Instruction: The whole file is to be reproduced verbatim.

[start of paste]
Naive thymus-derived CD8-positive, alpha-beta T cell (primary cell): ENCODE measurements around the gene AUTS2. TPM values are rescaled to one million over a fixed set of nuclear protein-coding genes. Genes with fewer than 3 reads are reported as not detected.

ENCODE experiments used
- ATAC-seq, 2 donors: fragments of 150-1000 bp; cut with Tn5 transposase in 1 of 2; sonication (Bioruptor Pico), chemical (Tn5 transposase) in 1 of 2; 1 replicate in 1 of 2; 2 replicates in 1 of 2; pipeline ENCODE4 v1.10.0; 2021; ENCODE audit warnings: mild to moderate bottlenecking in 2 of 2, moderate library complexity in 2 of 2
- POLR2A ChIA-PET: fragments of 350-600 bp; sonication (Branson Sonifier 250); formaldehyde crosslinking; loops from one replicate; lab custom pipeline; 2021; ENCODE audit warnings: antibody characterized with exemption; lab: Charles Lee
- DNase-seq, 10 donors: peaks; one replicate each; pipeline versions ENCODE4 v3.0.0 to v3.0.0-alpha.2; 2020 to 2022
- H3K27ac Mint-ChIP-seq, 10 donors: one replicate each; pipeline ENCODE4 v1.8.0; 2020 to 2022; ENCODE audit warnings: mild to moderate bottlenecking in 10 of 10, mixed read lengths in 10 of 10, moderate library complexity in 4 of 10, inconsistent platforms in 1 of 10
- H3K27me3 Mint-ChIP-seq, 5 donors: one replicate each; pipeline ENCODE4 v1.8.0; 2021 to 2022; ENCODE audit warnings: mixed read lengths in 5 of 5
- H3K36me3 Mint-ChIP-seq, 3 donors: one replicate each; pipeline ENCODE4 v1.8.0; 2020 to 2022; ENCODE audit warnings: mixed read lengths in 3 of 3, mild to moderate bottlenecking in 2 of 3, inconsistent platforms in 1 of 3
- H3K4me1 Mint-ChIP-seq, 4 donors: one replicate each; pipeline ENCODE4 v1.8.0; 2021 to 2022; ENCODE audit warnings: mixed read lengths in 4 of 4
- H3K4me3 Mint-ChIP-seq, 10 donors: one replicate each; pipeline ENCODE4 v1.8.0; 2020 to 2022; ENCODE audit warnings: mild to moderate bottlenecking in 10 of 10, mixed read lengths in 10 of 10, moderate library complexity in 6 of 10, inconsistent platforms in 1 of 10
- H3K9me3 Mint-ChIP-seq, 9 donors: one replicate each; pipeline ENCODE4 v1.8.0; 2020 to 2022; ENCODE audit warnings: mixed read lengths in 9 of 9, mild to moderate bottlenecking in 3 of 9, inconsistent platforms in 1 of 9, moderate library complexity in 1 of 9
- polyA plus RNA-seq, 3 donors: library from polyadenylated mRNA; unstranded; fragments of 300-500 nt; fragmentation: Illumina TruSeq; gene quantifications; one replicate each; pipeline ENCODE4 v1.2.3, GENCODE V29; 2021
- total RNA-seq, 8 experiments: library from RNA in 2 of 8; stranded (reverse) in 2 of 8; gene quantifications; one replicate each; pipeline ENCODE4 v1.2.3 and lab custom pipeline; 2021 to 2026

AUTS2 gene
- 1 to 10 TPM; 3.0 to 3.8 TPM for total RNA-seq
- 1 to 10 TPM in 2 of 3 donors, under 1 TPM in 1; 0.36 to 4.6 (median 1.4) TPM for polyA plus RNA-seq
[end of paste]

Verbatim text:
Naive thymus-derived CD8-positive, alpha-beta T cell (primary cell): ENCODE measurements around the gene AUTS2. TPM values are rescaled to one million over a fixed set of nuclear protein-coding genes. Genes with fewer than 3 reads are reported as not detected.

ENCODE experiments used
- ATAC-seq, 2 donors: fragments of 150-1000 bp; cut with Tn5 transposase in 1 of 2; sonication (Bioruptor Pico), chemical (Tn5 transposase) in 1 of 2; 1 replicate in 1 of 2; 2 replicates in 1 of 2; pipeline ENCODE4 v1.10.0; 2021; ENCODE audit warnings: mild to moderate bottlenecking in 2 of 2, moderate library complexity in 2 of 2
- POLR2A ChIA-PET: fragments of 350-600 bp; sonication (Branson Sonifier 250); formaldehyde crosslinking; loops from one replicate; lab custom pipeline; 2021; ENCODE audit warnings: antibody characterized with exemption; lab: Charles Lee
- DNase-seq, 10 donors: peaks; one replicate each; pipeline versions ENCODE4 v3.0.0 to v3.0.0-alpha.2; 2020 to 2022
- H3K27ac Mint-ChIP-seq, 10 donors: one replicate each; pipeline ENCODE4 v1.8.0; 2020 to 2022; ENCODE audit warnings: mild to moderate bottlenecking in 10 of 10, mixed read lengths in 10 of 10, moderate library complexity in 4 of 10, inconsistent platforms in 1 of 10
- H3K27me3 Mint-ChIP-seq, 5 donors: one replicate each; pipeline ENCODE4 v1.8.0; 2021 to 2022; ENCODE audit warnings: mixed read lengths in 5 of 5
- H3K36me3 Mint-ChIP-seq, 3 donors: one replicate each; pipeline ENCODE4 v1.8.0; 2020 to 2022; ENCODE audit warnings: mixed read lengths in 3 of 3, mild to moderate bottlenecking in 2 of 3, inconsistent platforms in 1 of 3
- H3K4me1 Mint-ChIP-seq, 4 donors: one replicate each; pipeline ENCODE4 v1.8.0; 2021 to 2022; ENCODE audit warnings: mixed read lengths in 4 of 4
- H3K4me3 Mint-ChIP-seq, 10 donors: one replicate each; pipeline ENCODE4 v1.8.0; 2020 to 2022; ENCODE audit warnings: mild to moderate bottlenecking in 10 of 10, mixed read lengths in 10 of 10, moderate library complexity in 6 of 10, inconsistent platforms in 1 of 10
- H3K9me3 Mint-ChIP-seq, 9 donors: one replicate each; pipeline ENCODE4 v1.8.0; 2020 to 2022; ENCODE audit warnings: mixed read lengths in 9 of 9, mild to moderate bottlenecking in 3 of 9, inconsistent platforms in 1 of 9, moderate library complexity in 1 of 9
- polyA plus RNA-seq, 3 donors: library from polyadenylated mRNA; unstranded; fragments of 300-500 nt; fragmentation: Illumina TruSeq; gene quantifications; one replicate each; pipeline ENCODE4 v1.2.3, GENCODE V29; 2021
- total RNA-seq, 8 experiments: library from RNA in 2 of 8; stranded (reverse) in 2 of 8; gene quantifications; one replicate each; pipeline ENCODE4 v1.2.3 and lab custom pipeline; 2021 to 2026

AUTS2 gene
- 1 to 10 TPM; 3.0 to 3.8 TPM for total RNA-seq
- 1 to 10 TPM in 2 of 3 donors, under 1 TPM in 1; 0.36 to 4.6 (median 1.4) TPM for polyA plus RNA-seq